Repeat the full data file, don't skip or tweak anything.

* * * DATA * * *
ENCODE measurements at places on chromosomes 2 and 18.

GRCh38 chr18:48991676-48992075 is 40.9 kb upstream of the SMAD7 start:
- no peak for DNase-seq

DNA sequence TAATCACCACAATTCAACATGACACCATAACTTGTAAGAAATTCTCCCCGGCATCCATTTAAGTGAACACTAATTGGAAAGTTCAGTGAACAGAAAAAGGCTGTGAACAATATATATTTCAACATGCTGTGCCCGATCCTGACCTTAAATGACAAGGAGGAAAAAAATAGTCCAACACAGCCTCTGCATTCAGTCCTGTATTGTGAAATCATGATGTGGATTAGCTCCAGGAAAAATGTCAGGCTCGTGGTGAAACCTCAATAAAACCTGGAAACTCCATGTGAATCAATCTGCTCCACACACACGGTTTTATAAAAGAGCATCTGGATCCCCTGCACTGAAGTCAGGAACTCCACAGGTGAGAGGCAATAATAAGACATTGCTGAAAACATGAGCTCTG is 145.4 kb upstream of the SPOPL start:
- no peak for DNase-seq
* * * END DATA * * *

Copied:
ENCODE measurements at places on chromosomes 2 and 18.

GRCh38 chr18:48991676-48992075 is 40.9 kb upstream of the SMAD7 start:
- no peak for DNase-seq

DNA sequence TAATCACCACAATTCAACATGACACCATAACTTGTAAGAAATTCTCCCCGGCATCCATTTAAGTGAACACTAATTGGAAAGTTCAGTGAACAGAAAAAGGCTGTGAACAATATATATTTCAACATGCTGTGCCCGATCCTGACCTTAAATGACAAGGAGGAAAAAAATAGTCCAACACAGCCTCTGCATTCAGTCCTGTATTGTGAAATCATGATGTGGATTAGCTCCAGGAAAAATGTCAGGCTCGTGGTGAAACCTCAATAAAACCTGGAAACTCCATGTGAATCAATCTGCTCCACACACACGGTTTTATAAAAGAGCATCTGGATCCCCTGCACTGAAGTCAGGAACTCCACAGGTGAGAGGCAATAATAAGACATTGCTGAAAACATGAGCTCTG is 145.4 kb upstream of the SPOPL start:
- no peak for DNase-seq